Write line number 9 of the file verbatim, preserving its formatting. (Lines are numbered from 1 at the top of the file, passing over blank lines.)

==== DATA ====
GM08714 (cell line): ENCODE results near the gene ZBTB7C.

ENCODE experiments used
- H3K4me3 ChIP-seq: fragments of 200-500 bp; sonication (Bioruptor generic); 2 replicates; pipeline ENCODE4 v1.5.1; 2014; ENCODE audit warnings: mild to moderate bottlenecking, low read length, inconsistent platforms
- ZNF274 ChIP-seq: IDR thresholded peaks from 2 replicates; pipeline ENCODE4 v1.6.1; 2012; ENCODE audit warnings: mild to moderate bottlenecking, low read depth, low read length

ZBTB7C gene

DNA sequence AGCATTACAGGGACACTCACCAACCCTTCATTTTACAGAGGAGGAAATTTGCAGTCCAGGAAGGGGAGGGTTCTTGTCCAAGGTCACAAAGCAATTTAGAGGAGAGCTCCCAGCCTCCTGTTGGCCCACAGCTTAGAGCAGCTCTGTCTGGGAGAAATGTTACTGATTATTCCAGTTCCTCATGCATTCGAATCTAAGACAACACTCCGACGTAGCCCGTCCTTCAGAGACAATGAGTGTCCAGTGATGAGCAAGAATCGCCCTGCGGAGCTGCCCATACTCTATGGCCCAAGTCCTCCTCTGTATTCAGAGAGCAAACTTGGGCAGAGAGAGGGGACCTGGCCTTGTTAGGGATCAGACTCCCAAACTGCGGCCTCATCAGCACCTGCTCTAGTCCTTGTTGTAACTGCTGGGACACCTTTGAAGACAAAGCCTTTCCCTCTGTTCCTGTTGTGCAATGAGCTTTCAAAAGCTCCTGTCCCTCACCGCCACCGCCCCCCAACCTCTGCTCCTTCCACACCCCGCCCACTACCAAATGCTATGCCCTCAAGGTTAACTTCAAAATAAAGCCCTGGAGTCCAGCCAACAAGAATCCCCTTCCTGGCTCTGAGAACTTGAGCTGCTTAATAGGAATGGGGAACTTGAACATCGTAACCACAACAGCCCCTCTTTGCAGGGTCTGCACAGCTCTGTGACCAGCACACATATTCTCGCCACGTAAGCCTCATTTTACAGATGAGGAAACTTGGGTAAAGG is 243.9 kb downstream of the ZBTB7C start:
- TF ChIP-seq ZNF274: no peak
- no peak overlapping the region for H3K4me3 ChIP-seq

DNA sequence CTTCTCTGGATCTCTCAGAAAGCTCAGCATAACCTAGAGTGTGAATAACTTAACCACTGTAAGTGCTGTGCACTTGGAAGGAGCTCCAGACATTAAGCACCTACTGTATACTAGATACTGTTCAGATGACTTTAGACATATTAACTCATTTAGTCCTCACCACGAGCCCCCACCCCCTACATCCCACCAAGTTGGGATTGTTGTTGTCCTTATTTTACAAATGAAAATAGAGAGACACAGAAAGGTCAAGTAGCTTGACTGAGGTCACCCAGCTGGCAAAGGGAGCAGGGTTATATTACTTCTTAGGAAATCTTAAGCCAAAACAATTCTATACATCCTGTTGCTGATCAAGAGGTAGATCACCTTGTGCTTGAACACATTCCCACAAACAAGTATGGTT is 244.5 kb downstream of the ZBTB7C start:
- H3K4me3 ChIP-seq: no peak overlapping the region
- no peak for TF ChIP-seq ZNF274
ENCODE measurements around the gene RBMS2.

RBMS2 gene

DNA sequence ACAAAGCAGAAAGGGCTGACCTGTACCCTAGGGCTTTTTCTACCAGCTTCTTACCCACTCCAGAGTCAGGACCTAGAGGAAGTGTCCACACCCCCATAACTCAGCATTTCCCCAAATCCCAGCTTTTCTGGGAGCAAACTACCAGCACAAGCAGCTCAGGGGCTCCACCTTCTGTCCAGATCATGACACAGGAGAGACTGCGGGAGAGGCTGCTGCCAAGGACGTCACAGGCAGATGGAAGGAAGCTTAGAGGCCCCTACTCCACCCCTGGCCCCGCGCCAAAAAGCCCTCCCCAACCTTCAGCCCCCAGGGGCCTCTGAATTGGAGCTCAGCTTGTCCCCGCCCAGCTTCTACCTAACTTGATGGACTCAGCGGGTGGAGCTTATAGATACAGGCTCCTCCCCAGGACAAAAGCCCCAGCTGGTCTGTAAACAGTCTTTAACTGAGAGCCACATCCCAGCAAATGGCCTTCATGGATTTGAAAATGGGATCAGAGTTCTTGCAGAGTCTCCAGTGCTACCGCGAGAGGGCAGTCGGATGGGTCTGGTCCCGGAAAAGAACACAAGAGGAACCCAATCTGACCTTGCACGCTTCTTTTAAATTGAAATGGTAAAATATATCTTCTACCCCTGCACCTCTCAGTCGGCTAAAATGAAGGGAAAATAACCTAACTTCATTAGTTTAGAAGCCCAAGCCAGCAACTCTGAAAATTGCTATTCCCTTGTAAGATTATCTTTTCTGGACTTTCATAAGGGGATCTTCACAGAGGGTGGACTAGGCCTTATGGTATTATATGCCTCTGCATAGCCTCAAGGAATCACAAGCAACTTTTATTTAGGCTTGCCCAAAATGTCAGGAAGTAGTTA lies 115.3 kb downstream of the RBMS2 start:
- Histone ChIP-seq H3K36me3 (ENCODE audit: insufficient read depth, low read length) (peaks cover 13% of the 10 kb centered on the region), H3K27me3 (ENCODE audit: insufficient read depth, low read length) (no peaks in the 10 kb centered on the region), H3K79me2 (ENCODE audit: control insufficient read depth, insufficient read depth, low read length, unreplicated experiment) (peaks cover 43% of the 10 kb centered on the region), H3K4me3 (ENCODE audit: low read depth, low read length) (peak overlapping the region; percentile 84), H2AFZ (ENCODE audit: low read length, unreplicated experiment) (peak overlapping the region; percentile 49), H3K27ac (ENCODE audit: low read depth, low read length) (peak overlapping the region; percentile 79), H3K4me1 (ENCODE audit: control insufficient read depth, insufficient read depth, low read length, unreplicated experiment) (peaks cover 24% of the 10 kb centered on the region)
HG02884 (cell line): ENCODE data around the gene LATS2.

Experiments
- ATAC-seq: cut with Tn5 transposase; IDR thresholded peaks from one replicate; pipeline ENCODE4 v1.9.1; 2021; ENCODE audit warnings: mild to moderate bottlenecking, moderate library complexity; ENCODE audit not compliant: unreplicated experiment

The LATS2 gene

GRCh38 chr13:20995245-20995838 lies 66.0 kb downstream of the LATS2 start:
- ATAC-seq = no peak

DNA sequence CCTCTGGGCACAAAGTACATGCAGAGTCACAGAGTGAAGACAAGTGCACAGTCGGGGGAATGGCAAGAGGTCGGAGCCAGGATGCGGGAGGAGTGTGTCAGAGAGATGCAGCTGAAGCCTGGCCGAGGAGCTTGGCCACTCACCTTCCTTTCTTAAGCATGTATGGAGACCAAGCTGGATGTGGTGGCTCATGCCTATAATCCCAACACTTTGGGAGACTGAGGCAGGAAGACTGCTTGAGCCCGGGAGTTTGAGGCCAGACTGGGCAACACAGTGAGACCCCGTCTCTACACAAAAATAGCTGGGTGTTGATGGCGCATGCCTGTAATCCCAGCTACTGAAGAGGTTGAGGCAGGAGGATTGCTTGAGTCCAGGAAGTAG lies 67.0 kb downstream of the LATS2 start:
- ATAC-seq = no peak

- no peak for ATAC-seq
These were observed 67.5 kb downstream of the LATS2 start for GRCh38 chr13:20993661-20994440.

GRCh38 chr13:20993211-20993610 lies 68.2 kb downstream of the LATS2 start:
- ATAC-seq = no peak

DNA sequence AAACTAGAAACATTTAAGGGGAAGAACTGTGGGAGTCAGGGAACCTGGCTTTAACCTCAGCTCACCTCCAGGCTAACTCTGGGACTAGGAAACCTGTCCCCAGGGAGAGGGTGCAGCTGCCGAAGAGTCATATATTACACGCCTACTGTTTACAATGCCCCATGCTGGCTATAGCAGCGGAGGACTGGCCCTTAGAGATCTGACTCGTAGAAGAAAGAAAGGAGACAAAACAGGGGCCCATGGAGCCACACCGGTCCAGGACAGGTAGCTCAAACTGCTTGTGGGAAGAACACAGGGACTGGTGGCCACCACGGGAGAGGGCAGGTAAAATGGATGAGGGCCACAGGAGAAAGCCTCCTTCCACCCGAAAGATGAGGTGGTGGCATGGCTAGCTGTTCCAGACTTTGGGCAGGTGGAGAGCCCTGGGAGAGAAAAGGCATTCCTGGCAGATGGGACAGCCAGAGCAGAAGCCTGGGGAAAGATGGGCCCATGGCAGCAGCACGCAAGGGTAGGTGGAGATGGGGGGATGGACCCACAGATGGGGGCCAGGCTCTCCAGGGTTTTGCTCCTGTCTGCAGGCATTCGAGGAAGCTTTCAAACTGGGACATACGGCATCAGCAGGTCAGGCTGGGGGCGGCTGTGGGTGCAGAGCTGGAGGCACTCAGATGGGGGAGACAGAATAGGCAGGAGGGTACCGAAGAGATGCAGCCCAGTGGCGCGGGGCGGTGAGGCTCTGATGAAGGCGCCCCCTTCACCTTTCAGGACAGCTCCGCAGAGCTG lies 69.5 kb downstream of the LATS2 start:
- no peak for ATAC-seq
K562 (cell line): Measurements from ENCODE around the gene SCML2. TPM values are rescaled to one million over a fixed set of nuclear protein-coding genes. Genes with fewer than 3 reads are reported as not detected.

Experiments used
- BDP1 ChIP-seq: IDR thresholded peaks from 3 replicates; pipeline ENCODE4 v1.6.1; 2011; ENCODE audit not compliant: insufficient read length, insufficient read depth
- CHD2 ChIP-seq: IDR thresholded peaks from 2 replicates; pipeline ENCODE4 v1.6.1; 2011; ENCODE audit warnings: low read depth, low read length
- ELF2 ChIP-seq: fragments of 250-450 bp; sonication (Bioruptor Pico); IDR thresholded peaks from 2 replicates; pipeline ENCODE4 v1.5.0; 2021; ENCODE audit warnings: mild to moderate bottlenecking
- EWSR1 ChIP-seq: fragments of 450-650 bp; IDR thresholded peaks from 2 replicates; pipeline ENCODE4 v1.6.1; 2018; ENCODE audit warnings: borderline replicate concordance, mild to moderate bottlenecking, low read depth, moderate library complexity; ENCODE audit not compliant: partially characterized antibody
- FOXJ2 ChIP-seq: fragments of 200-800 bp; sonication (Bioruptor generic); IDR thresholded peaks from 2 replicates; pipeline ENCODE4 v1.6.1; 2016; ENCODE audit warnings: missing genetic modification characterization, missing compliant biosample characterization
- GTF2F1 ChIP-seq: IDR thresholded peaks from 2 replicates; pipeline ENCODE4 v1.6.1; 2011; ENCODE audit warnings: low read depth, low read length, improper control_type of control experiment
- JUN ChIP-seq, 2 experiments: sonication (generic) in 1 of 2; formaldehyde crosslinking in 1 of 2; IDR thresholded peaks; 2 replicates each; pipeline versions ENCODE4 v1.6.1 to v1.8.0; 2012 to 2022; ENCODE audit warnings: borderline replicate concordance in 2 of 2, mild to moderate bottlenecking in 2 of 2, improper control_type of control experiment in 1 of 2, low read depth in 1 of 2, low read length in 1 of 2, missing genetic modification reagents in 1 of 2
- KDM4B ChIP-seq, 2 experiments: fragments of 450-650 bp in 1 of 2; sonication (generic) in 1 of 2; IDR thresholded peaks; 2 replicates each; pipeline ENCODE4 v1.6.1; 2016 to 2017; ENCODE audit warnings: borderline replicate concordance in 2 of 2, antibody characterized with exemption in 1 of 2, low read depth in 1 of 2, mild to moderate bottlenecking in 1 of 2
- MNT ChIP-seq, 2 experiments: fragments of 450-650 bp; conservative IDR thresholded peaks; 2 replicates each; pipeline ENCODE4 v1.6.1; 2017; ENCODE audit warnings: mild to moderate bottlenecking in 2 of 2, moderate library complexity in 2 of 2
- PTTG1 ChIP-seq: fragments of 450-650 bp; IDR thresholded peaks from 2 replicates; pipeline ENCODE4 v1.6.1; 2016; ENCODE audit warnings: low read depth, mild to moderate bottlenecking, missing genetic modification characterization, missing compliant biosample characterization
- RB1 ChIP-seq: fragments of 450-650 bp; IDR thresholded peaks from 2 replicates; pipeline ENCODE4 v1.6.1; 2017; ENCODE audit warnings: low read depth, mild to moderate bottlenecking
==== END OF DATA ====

DNA sequence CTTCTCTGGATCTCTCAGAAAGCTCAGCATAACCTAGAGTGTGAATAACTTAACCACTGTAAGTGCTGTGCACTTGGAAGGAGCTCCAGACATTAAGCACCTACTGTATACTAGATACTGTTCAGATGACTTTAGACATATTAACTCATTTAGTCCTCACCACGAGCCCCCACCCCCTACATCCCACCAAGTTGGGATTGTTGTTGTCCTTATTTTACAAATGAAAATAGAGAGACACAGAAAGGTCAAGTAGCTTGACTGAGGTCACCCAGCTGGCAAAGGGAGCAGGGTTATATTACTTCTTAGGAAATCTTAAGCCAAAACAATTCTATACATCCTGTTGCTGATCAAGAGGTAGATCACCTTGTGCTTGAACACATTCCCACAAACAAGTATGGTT is 244.5 kb downstream of the ZBTB7C start: